Commentary: The Stem-Cell Flap: Simmer Down
It looked like a shrewd move when organizers of the Democratic National Convention announced on July 12 that they had added Ronald Reagan Jr. to their roster of speakers. The son of the Republican President -- who died on June 5 of complications from Alzheimer's -- has long criticized President George W. Bush's policy of limiting federal funding for embryonic stem-cell research. Democratic candidate John Kerry has repeatedly vowed to restore the funding if he's elected, saying he thinks the cells could cure 100 million sick Americans, including Alzheimer's patients.
Kerry and other stem-cell advocates need to simmer down. It is true these cells -- which can grow into any tissue in the body -- have shown promise for treating some diseases. Washington must lift the funding ban if researchers are to unlock their full potential. But advocates are overstating stem cells' near-term ability to treat grave illnesses. In doing so, they not only distort the science; the hopes they raise among many people who are sick today are also sure to be dashed.
If researchers studying stem cells were freed from politics and amply funded, how would the world of medicine change? For some complex diseases -- including Alzheimer's -- there would be little impact. While such cells might indeed be used to repair some forms of brain damage, Alzheimer's doesn't just destroy isolated cells. Vast networks of intricate neural connections -- the very backbone of complex memories and mental skills -- die off in a process that still confounds scientists. Even if researchers could coax stem cells to repair all the pieces of the brain's broken circuitry, the new cells would be annihilated just like other brain cells. Untangling this problem could take decades of research. Even Reagan Jr. admits it may be a pipe dream. "Alzheimer's is a disease, ironically, that probably won't be amenable to treatment through stem-cell therapies," he conceded in an interview on MSNBC, where he works as a political commentator.
The picture is brighter beyond Alzheimer's and other little-understood ailments. By studying how these cells generate various tissues and organs, scientists may be able to identify the cascade of genetic signals that lead to normal human development. That will help them understand what's happening when a healthy body goes haywire.
In a few disease areas, embryonic stem cells offer hope for truly novel therapies, and maybe even cures. Take diabetes -- another complex disease, but one whose central switch has been well described. The most serious form of the illness occurs when the body doesn't produce enough insulin, the hormone that regulates blood sugar. Over the past few years, researchers have coaxed embryonic stem cells from mice to grow into insulin-producing cells.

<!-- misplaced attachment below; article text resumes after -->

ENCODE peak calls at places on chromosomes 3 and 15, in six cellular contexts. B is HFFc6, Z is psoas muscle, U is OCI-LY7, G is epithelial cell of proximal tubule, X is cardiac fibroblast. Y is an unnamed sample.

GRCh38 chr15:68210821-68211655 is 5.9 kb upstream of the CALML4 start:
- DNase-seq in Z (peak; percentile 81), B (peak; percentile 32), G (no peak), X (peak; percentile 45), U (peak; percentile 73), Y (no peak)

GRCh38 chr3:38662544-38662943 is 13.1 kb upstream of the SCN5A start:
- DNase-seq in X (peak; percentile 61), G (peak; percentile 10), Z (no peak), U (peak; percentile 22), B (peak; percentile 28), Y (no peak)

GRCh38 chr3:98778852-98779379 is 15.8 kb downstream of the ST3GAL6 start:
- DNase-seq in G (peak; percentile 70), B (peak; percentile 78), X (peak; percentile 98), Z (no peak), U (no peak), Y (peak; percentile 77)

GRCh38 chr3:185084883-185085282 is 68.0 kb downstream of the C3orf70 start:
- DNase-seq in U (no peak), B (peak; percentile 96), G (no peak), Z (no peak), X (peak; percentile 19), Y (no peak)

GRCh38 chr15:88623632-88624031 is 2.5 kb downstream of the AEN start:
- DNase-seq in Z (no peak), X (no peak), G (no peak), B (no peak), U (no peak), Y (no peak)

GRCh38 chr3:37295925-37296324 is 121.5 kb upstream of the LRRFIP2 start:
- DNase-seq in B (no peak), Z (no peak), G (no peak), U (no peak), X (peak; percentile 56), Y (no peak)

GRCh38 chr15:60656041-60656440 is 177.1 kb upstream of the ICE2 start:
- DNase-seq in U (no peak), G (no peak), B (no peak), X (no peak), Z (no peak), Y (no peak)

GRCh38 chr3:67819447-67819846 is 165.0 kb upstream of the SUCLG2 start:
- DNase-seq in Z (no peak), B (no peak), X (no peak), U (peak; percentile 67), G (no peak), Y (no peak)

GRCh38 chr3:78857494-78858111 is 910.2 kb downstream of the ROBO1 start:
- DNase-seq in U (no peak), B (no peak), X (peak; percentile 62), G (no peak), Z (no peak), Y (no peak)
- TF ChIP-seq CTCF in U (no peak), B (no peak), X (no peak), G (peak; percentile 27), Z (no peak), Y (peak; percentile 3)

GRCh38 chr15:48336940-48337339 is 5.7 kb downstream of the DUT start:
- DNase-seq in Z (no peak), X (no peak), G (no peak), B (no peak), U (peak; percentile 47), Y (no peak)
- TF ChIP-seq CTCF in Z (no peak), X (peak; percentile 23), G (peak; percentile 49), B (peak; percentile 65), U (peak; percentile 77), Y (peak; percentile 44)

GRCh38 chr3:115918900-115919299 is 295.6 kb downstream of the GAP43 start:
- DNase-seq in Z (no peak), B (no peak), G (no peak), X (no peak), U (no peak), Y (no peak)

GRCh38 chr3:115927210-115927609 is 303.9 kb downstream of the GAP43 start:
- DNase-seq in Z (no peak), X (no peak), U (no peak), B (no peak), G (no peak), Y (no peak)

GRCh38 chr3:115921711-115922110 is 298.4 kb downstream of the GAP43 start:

Now scientists aim to turn human embryonic stem cells into tiny factories to generate endless supplies of pancreatic cells, which could then be transplanted into diabetes patients. "There's no good alternative," says Robert Goldstein, chief scientific officer at the Juvenile Diabetes Research Foundation International. Last year only about 400 donated pancreases were available in the U.S. for patients who required transplants of insulin-producing cells -- not nearly enough to serve the 1 million patients who needed such cells.
Recent research suggests embryonic stem cells may be useful for other disorders. On June 30, a group of Israeli scientists announced that they had transformed human embryonic stem cells into neurons that produce dopamine -- a vital brain chemical that's lacking in patients with Parkinson's disease. Then they transplanted the cells into rats that had Parkinson's-like symptoms, and the animals improved significantly. Other studies have achieved similar success in rodents with spinal cord injuries. Animal results, however, don't always translate into success stories in humans.
The pro-research camp is right to argue that throttling stem-cell research in the U.S. at this early stage will slow medical progress. But in their haste to dismantle the ban and advance stem-cell treatments, the advocates must not exaggerate the near-term benefits. Distorting the facts will bring no benefits to the millions of patients and families waiting for cures.
By Arlene Weintraub